The option to apply to colleges test-optional first occurred in 2001 when the President of the University of California recommended that colleges stop using standardized test scores as an admission requirement. Test-optional has been around for more than two decades for some schools, but in the last three years and the wake of COVID-19, it has become a viable option for high school students with high grade point averages and low test scores. Students are falling back on test-optional admissions if their test scores are less than stellar, but should they?
Things to think about.
College Admissions have used standardized test scores as admission criteria for over 100 years. If a college allows students to apply test-optional, are they reviewing all applications in a holistic manner? Are they giving more weight to students with a standardized test score, than those applying test-optional? Ask for the data!
Admission factors to consider when applying test-optional.
- Your grade point average must be in the top 25% of the college’s admission criteria.
- Your essay must be creative and unique, and leave the college representative wanting to know more about who you are.
- Your resume must be concise and explanatory. The college representative wants to know that you were productive at your high school and you will bring that same work ethic and rigor to the college environment.
- You must be able to showcase that you excelled in a rigorous course load throughout high school, i.e. enrolled in Honors and AP courses.
- Your teacher letter of recommendation needs to portray your specific accomplishments within the classroom, how you learn, and how you grew throughout the year.
- Your counselor letter of recommendation should explain your personal attributes, work ethic, and characteristics.
- Coach your teachers and counselor on what you would like in your recommendation letters. Many high schools have a brag sheet or letter of recommendation request form that the student should complete before asking the teacher/counselor for a recommendation letter. It is best practice to aso give your teacher/counselor your resume before they write your letter of recommendation.
- Job shadow or intern in the field you plan to major in. College representatives are looking for students with hands-on experience and leadership roles.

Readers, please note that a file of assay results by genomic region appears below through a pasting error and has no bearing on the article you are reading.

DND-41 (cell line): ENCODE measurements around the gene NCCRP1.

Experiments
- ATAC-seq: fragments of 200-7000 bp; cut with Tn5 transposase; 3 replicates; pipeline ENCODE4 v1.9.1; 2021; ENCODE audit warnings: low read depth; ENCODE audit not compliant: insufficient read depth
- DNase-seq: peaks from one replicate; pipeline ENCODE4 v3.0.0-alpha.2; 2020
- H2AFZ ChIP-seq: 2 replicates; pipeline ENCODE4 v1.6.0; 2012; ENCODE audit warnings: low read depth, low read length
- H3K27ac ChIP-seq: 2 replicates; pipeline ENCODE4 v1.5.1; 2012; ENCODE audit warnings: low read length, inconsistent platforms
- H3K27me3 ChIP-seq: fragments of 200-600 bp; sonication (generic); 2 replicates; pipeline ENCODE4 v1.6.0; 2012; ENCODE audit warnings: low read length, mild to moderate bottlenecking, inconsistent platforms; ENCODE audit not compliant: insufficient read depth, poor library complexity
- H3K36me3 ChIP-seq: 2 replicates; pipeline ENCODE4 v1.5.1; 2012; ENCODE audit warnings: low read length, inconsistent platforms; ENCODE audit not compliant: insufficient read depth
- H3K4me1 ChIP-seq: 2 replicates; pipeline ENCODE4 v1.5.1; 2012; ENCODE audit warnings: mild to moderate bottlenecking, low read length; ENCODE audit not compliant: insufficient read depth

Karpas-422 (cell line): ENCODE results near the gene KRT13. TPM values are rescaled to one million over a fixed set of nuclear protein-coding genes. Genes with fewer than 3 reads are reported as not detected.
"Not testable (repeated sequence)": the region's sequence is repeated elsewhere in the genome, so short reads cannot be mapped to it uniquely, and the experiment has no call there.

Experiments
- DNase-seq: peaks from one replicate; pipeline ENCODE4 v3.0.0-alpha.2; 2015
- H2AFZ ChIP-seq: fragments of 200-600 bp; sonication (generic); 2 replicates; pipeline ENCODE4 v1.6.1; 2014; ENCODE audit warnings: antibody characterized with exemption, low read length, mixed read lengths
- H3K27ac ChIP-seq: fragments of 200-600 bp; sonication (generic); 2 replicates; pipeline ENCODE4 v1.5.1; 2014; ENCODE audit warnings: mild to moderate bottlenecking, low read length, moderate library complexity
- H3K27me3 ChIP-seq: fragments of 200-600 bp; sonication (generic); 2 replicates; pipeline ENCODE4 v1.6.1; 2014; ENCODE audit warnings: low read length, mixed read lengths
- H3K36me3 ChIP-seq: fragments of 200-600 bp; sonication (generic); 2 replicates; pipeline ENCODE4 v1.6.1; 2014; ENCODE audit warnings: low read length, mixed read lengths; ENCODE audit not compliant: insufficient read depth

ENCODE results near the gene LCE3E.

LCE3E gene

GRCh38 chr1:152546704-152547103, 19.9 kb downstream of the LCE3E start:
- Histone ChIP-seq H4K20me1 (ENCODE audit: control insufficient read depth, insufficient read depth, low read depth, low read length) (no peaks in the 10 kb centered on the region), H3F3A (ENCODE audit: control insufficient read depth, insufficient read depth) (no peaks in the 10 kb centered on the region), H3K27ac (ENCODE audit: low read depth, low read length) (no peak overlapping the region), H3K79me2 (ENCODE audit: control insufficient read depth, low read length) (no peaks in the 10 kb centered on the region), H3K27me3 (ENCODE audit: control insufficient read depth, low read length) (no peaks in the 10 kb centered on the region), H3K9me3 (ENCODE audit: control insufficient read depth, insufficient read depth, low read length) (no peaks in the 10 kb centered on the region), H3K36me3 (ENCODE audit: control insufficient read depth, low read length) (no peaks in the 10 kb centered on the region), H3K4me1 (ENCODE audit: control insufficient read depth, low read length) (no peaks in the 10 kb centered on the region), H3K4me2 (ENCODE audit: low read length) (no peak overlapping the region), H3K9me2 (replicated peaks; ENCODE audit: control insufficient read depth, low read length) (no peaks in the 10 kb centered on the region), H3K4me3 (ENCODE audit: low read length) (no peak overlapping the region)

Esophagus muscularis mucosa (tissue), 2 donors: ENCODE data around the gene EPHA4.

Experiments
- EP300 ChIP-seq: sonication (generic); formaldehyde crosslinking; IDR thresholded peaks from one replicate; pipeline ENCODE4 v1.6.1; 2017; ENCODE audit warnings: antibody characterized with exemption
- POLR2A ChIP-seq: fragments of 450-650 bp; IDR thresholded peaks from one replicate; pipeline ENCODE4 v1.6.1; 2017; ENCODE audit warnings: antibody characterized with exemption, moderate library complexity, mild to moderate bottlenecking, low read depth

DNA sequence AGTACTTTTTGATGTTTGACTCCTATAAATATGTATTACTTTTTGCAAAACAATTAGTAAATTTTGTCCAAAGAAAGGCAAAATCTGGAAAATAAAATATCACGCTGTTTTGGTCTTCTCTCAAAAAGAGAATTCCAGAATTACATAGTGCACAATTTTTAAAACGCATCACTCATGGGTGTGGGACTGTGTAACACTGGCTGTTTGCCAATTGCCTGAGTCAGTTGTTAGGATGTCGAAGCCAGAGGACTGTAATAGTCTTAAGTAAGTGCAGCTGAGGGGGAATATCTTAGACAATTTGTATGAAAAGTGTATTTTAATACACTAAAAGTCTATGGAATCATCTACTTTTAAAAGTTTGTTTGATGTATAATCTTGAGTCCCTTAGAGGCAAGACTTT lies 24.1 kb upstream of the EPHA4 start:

Are you applying to a college with a competitive direct-admit or accelerated program?
- Most direct-admit programs require a standardized test score. If you plan to apply for direct-admission into Nursing, Engineering, Business, Occupational Therapy, Physical Therapy, or Speech Pathology, the college will most likely require a standardized test score.
- These programs are highly selective. It is highly recommended that you apply to 15-17 schools if you have a high grade point average and a standardized test score that does not meet the admission criteria.
- Research the admission requirements for each direct-admit program. The requirements will vary depending on the college, along with the standardized test score range for admittance. Know where you fall among the colleges’ admission statistics.
- Call the college representative and ask how many in-state and out-of-state students they accept into the program.
- Ask the college representative what are the major admission factors considered when admitting students into these competitive programs.
Call each college you plan to apply and speak to an admission representative. Ask each representative the following questions.
- Last year, how many students did the college accept who applied test-optional?
- Last year, how many students did the college accept who applied with a test score?
- From the students who applied test-optional and were accepted, how many students lived in-state and how many lived out-of-state?
- If I apply to your institution (tell the representative your GPA and ACT/SAT test score), should I apply test-optional or should I send my test scores for admittance?
- Will I receive more or less merit aid if I send my test score?